Likewise, Reliable (as the name implies) was designed to do everything possible to eliminate disappearing messages. Reliable is very reluctant to discard messages, and has several tiers of message disposal, with the ability to requeue messages which are unprocessed due to misconfiguration or other questionable problems. In addition, the Freedom and Mixmaster remailers have undergone a lot of work by Johannes Kroeger and Ulf Moller which I believe has made them much more dependable (and secure) than remailers operating some years ago.
As a result of these improvements we have clients and servers which run consistently and with a large degree of reliability. So why is it so very difficult to generate a dependable and secure reply-block?
Some of my observations:
Isolated incidents can be dismissed as coincidence, due to traffic levels, and other variations, but over time the trends become very clear and disturbing, the reasons ever diminishing. I think most remailer and nym users are well acquainted with this behavior, to the point where they take it for granted, and I think some of those who work in providing remailer services or software are unaware of the problem simply because they don't actually use the services extensively.
I think one of three basic possibilities exist for an explanation of the unreliability. One, unreliable remailer software (servers discarding the messages despite their delivery and clients generating malformatted messages). Two, an unreliable network which is not delivering the messages. Three, a third influence, deliberate or otherwise, which is preventing their delivery or processing.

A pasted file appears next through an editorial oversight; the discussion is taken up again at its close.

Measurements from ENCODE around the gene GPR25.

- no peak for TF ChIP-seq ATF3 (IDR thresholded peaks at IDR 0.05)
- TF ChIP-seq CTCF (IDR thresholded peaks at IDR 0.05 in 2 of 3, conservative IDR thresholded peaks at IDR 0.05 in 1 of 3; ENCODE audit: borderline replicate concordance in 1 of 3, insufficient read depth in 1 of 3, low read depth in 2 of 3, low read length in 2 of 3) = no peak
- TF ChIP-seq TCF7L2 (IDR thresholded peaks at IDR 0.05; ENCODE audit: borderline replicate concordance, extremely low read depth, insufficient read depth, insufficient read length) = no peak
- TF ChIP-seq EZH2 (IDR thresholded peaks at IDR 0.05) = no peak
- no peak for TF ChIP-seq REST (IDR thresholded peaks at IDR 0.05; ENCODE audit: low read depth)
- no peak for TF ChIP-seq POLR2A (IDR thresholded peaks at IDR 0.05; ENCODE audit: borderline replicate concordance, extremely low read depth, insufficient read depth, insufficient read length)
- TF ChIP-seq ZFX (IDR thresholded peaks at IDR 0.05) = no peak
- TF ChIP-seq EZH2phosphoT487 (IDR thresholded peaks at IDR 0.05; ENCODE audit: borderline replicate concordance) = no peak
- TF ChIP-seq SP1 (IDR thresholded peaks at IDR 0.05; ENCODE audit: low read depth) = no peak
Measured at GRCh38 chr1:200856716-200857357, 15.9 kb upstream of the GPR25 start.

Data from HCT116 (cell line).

I have satisfied my own questions regarding the first. While I admit that software problems do occur, they are not widespread and subtle to the extent which would cause this much lost mail and unpredictability, and predictable loss without discernable and reproducible cause.
Regarding the second possibility, internet reliability has increased. How often does plain email disappear into a void? Not often. Nor would this explain the 'intelligent' nature of the losses I have observed.